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Trifolium repens

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Trifolium repens
Scientific classification edit
Kinrick: Plantae
Clade: Angiosperms
Clade: Eudicots
Clade: Rosids
Order: Fabales
Faimily: Fabaceae
Genus: Trifolium
Species: T. repens
Binomial name
Trifolium repens

Trifolium repens, the white soukie or trefold, is a species o clover native tae Europe, North Africae, an Wast Asie. It haes been widely introduced warldwide as a pastur crap, an is nou common in maist grassy auries o North Americae an New Zealand an aw. White clavers is pairt o the pease faimily Fabaceae.

The genus name, Trifolium, derives frae the Laitin tres, "three", an folium, "leaf", cried that name acause o the characteristic furm o the leaf, that haes three leaflets (trifoliate); that's hou it gets the popular name triffle.

The species name, repens, is Laitin for "creepin".

It is a yerbaceous, perennial plant. It is laich growin, wi heids o whitish flouers, aften wi a tinge o pink or cream that mey come on wi the agin o the plant. The heids are generally 1.5–2 cm wide, an are at the end o 7 cm peduncles or flouer stalks.[2] The leaves, which bi themselves furm the seembol kent as shamrock, are trifoliolate, smuith, elliptic tae egg-shapit an long-petioled. The stems function as stolons, so white claver aften furms mats, wi the stems creepin as muckle as 18 cm a year, an ruitin at the nodes.[2]

Cultivation an uises

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Companion plantin

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White claver graws amang turfgrass, craps, an in a lairge nummer o ither laundscapes.[2] It is foond in a leemitit range o different field type environments an aa. White claver can tolerate close mowin, and can graw on mony different kins an pHs o soil, but prefers clay.[2] It is considered tae be a beneficial component o naitural or organic lawn care due tae its ability tae fix nitrogen an oot-compete lawn weeds. Naitural nitrogen fixin reduces leachin frae the soil an can reduce the incidence o some lawn diseases that is enhanced bi the availability o synthetic fertilizer.[3]

Culinary uises

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White clover wi fower leaves

Asides makkin an excellent forage crop for fermstockin, clovers are a valuable survival fuid: they are heich in proteins, widespread, an abundant. The fresh plants hae been uised for centuries as additives tae salads an ether meals consistin o leafy vegetables.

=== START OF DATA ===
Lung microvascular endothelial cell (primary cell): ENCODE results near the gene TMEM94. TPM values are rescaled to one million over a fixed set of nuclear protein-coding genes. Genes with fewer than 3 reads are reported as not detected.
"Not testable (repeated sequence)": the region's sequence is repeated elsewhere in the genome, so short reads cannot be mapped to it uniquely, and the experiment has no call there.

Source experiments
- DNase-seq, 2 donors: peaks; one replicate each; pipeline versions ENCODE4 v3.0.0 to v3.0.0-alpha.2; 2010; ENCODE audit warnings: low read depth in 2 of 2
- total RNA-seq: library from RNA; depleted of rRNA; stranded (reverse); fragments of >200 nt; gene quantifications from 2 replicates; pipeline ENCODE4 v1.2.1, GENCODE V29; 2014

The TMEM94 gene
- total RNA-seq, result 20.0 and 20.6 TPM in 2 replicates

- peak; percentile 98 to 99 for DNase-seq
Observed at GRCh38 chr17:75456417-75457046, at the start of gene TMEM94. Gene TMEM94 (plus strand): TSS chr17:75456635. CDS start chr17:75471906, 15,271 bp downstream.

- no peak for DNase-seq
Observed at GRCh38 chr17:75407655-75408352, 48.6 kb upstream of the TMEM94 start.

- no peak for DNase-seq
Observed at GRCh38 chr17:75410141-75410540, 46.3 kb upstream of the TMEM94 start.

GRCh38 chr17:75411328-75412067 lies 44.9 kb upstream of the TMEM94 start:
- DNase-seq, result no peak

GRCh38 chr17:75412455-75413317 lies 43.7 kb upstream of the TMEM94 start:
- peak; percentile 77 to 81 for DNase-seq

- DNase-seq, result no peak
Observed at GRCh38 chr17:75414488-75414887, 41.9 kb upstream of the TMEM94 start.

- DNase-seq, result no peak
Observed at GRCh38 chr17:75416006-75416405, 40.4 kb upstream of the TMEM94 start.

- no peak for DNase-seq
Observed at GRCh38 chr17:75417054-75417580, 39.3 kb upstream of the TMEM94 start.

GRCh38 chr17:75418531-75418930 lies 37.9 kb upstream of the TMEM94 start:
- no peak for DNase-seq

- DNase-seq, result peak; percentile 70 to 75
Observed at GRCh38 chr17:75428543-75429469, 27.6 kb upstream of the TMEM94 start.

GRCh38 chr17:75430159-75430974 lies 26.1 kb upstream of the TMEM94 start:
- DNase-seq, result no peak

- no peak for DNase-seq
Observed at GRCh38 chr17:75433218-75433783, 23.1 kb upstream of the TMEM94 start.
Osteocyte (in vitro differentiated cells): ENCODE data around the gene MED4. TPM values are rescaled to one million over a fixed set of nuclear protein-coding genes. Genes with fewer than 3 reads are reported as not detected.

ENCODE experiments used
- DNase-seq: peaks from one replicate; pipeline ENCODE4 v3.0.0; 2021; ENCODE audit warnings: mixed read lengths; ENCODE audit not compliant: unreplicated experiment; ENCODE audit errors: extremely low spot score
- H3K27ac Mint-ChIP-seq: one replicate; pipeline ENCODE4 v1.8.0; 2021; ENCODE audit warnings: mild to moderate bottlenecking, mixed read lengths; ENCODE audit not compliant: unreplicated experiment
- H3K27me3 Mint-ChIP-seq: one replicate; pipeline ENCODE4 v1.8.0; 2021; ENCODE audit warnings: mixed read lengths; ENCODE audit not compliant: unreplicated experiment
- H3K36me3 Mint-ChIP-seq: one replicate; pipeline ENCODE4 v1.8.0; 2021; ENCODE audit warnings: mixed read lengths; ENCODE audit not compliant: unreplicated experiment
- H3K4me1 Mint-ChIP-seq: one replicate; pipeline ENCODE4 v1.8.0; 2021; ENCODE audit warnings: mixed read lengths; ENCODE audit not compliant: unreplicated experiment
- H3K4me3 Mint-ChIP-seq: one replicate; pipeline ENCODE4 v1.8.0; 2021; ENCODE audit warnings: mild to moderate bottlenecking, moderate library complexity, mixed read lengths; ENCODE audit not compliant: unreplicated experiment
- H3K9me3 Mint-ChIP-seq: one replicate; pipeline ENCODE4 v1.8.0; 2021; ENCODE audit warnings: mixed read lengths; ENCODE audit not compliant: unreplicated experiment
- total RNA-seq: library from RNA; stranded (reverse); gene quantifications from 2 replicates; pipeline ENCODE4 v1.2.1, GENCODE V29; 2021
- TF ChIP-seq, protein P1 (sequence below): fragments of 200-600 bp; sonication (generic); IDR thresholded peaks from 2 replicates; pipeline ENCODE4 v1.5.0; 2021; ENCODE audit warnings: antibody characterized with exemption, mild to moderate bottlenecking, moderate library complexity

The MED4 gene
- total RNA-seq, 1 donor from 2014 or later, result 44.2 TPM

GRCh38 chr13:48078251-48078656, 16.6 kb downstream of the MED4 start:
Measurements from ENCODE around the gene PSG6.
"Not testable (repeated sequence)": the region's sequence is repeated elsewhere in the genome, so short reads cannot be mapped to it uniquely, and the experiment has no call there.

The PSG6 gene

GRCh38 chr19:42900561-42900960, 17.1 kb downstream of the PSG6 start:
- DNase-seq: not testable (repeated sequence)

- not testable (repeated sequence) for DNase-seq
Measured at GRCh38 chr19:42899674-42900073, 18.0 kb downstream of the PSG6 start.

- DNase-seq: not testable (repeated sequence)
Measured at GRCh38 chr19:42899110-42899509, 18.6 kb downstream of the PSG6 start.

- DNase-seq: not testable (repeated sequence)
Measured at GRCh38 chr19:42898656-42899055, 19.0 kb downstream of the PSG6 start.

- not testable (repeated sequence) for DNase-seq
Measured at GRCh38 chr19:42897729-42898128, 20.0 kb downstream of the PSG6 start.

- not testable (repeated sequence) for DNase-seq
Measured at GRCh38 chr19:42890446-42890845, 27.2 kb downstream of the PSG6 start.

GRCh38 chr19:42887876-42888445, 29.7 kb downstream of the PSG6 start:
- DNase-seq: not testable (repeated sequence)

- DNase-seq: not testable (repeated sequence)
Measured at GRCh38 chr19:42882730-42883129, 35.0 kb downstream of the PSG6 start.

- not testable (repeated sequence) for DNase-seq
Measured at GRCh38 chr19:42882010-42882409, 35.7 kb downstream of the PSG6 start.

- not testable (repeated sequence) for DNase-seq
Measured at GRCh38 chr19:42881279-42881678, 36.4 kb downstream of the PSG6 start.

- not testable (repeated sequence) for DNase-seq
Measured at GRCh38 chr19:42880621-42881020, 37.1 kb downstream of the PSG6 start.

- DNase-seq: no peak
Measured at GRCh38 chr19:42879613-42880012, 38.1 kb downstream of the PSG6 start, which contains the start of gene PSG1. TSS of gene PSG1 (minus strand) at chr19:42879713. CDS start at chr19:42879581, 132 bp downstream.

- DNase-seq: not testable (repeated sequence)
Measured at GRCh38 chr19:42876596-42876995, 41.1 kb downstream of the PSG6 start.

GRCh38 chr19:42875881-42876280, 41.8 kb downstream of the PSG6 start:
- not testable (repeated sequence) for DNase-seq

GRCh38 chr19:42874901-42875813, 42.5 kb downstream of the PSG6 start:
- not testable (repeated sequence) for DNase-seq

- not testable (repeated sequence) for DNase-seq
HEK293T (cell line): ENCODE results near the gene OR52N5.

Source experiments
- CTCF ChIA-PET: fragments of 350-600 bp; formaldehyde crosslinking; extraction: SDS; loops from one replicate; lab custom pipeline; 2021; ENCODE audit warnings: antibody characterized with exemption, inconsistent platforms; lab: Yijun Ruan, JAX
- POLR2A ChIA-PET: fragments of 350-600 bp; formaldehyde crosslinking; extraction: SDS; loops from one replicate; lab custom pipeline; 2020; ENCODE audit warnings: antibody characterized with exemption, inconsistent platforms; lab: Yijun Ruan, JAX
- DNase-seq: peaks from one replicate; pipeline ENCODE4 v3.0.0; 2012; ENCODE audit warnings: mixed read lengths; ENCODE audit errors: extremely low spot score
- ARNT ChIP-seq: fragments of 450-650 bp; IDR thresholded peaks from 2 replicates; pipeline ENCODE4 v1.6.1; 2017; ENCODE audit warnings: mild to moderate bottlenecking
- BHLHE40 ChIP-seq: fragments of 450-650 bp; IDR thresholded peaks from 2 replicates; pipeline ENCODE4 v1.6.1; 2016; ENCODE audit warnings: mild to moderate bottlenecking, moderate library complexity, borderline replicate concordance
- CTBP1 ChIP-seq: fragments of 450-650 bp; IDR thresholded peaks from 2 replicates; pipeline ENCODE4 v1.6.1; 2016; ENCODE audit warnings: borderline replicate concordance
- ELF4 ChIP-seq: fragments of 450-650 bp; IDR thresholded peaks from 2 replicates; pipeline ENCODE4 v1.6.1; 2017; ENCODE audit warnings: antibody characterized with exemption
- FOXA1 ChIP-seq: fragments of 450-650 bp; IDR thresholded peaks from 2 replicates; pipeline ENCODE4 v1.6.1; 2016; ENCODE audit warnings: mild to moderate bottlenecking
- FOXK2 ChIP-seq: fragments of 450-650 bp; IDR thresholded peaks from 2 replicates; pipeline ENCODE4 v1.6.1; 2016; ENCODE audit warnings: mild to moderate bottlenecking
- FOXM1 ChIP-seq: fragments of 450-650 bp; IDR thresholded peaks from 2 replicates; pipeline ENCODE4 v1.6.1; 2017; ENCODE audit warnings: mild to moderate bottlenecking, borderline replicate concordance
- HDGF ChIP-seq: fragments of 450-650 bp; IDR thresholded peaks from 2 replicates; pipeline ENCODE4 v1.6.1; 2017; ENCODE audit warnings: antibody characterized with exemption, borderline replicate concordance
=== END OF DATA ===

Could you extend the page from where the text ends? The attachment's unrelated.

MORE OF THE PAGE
Thay arenae easy for humans tae digest raw, housomever, but this is easy fixed bi boilin the harvestit plants for 5–10 minute.[4] Dried flouerheids an seedpods can an aa be grund up intae a nutreetious flour an mixed wi ether fuids, or can be steeped intae a tisane. White clover flour is sometimes sprinkled ontae cuiked fuids such as boiled rice.

When uised in soups, the leafs is aften harvestit afore the plant produces flouers. The ruits is edible an aa, tho thay are maist aften cuikit firsthaund.

As an invasive weed

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Afore the introduction o broad-leaf yerbicides, white clover wis mair eften addit tae lawn seed mixes than it is the day, as it can grow an provide green cover in puirer soils whaur turfgresses dinnae perform weel. Mony fowk consider claver a weed whan growin in lawns, in pairt acause the flouers are attractive tae bees and thus could create a danger for fowk wi bare fit.

White claver is the anly kent plant on whilk the caterpillars o the Coleophoridae case-bearer moch Coleophora mayrella feed.

In Breetain, a heich abundance o white claver is generally associatit wi species-puir, agriculturally improved grasslaund habitats, as it ootcompetes the mair rare plants an grasses enspecially in fertile soils, an haes aften been addit as pairt o reseedin. Agri-environment schemes, like the Kintraside Stewardship Scheme, Environmentally Sensitive Auries Scheme, an Environmental Stewardship, gie fundin tae species-rich gresslands that is relatively infertile an dinnae generally hae an abundance o white cloaer. Housomever, white claver daes hae value as a pollen an nectar soorce particularly in intensively fairmed auries or amenity grasslands whaue thare few ither flouers, an it can be foond naiturally at laich levels in species-rich grasslands.


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  1. Cite error: Invalid <ref> tag; no text was provided for refs named ilsa
  2. a b c d Richard H. Uva, Joseph C. Neal and Joseph M. Ditomaso, Weeds of The Northeast, (Ithaca, NY: Cornell University Press, 1997), Pp. 236-237.
  3. The Organic Lawn Care Manual, Tukey, Storey Publishing. p 183.
  4. Lee Allen Peterson, Edible Wild Plants, (New York City: Houghton Mifflin Company, 1977), P. 56.

Freemit airtins

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